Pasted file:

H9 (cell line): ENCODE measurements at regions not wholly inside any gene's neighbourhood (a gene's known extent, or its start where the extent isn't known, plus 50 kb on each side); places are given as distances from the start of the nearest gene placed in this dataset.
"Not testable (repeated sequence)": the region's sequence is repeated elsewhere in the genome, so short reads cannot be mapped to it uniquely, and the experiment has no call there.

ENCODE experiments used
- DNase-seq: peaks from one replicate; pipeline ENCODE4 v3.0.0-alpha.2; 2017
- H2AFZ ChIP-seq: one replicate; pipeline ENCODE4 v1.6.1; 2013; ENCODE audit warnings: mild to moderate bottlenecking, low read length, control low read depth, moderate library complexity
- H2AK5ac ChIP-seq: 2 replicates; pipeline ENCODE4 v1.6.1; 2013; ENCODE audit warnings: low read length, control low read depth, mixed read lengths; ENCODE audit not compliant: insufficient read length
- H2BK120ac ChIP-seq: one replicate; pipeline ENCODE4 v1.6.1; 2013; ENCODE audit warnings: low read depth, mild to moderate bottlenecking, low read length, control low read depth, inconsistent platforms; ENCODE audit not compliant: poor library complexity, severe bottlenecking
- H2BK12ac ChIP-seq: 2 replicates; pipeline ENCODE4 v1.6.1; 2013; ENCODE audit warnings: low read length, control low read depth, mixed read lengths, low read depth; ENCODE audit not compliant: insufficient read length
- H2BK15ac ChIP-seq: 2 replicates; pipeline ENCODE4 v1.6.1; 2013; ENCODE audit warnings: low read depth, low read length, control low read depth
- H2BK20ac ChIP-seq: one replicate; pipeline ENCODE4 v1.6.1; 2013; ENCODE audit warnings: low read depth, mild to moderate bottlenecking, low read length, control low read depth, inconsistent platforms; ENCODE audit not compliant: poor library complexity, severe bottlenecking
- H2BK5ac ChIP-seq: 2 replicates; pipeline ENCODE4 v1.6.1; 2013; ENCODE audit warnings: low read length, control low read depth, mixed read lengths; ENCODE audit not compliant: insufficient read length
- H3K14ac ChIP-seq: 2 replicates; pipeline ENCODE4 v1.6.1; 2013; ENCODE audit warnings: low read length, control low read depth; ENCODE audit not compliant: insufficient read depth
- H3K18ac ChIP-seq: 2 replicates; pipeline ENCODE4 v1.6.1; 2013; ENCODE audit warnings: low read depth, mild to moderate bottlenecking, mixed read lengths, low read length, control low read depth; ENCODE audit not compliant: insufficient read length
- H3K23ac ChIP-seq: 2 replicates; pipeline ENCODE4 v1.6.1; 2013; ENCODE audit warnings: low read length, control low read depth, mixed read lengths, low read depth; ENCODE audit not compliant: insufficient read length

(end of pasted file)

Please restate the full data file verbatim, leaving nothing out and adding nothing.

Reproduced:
H9 (cell line): ENCODE measurements at regions not wholly inside any gene's neighbourhood (a gene's known extent, or its start where the extent isn't known, plus 50 kb on each side); places are given as distances from the start of the nearest gene placed in this dataset.
"Not testable (repeated sequence)": the region's sequence is repeated elsewhere in the genome, so short reads cannot be mapped to it uniquely, and the experiment has no call there.

ENCODE experiments used
- DNase-seq: peaks from one replicate; pipeline ENCODE4 v3.0.0-alpha.2; 2017
- H2AFZ ChIP-seq: one replicate; pipeline ENCODE4 v1.6.1; 2013; ENCODE audit warnings: mild to moderate bottlenecking, low read length, control low read depth, moderate library complexity
- H2AK5ac ChIP-seq: 2 replicates; pipeline ENCODE4 v1.6.1; 2013; ENCODE audit warnings: low read length, control low read depth, mixed read lengths; ENCODE audit not compliant: insufficient read length
- H2BK120ac ChIP-seq: one replicate; pipeline ENCODE4 v1.6.1; 2013; ENCODE audit warnings: low read depth, mild to moderate bottlenecking, low read length, control low read depth, inconsistent platforms; ENCODE audit not compliant: poor library complexity, severe bottlenecking
- H2BK12ac ChIP-seq: 2 replicates; pipeline ENCODE4 v1.6.1; 2013; ENCODE audit warnings: low read length, control low read depth, mixed read lengths, low read depth; ENCODE audit not compliant: insufficient read length
- H2BK15ac ChIP-seq: 2 replicates; pipeline ENCODE4 v1.6.1; 2013; ENCODE audit warnings: low read depth, low read length, control low read depth
- H2BK20ac ChIP-seq: one replicate; pipeline ENCODE4 v1.6.1; 2013; ENCODE audit warnings: low read depth, mild to moderate bottlenecking, low read length, control low read depth, inconsistent platforms; ENCODE audit not compliant: poor library complexity, severe bottlenecking
- H2BK5ac ChIP-seq: 2 replicates; pipeline ENCODE4 v1.6.1; 2013; ENCODE audit warnings: low read length, control low read depth, mixed read lengths; ENCODE audit not compliant: insufficient read length
- H3K14ac ChIP-seq: 2 replicates; pipeline ENCODE4 v1.6.1; 2013; ENCODE audit warnings: low read length, control low read depth; ENCODE audit not compliant: insufficient read depth
- H3K18ac ChIP-seq: 2 replicates; pipeline ENCODE4 v1.6.1; 2013; ENCODE audit warnings: low read depth, mild to moderate bottlenecking, mixed read lengths, low read length, control low read depth; ENCODE audit not compliant: insufficient read length
- H3K23ac ChIP-seq: 2 replicates; pipeline ENCODE4 v1.6.1; 2013; ENCODE audit warnings: low read length, control low read depth, mixed read lengths, low read depth; ENCODE audit not compliant: insufficient read length